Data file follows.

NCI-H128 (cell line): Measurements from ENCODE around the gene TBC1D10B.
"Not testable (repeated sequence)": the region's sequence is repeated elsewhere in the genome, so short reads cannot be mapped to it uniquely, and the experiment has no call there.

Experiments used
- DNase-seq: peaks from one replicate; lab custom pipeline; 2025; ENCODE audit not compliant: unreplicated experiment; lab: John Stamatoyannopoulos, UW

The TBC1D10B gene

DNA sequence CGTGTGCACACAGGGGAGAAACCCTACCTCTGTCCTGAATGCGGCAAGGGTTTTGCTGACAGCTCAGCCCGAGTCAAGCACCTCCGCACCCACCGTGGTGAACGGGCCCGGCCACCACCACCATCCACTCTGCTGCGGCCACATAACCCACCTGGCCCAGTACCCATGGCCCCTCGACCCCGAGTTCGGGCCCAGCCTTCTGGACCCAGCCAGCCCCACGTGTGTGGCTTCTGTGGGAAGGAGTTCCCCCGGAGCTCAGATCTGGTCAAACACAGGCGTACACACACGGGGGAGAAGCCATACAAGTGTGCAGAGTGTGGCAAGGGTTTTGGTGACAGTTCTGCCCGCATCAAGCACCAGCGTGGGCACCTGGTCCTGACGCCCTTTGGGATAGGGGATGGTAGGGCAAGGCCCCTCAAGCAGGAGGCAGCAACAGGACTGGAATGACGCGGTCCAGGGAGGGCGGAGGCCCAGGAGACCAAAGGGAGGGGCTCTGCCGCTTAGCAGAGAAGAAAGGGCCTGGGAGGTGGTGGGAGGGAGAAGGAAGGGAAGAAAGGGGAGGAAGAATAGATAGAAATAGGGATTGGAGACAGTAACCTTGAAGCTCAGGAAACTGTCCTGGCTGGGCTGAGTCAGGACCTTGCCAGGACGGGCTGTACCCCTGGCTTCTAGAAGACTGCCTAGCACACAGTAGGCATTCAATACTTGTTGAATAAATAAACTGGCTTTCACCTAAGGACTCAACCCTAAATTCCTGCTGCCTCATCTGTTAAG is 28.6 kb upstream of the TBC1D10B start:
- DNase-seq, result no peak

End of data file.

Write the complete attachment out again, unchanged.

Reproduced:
NCI-H128 (cell line): Measurements from ENCODE around the gene TBC1D10B.
"Not testable (repeated sequence)": the region's sequence is repeated elsewhere in the genome, so short reads cannot be mapped to it uniquely, and the experiment has no call there.

Experiments used
- DNase-seq: peaks from one replicate; lab custom pipeline; 2025; ENCODE audit not compliant: unreplicated experiment; lab: John Stamatoyannopoulos, UW

The TBC1D10B gene

DNA sequence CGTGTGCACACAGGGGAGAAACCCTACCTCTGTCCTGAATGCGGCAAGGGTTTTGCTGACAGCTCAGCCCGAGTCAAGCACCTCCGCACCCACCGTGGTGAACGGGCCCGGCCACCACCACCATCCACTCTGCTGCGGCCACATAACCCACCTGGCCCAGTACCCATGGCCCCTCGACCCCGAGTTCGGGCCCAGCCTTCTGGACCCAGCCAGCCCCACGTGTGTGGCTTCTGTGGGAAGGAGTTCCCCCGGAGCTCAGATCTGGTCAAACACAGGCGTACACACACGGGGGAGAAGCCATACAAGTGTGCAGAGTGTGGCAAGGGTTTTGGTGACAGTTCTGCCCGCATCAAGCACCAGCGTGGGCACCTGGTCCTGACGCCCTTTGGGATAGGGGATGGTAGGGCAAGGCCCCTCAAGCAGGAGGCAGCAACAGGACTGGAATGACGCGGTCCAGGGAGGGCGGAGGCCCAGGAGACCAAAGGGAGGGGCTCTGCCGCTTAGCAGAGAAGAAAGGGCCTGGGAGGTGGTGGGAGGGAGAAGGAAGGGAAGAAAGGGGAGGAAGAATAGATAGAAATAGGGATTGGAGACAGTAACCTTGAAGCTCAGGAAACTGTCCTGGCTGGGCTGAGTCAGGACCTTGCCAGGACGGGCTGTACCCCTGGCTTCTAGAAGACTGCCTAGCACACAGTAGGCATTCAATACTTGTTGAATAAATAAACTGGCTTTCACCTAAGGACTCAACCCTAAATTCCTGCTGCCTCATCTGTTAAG is 28.6 kb upstream of the TBC1D10B start:
- DNase-seq, result no peak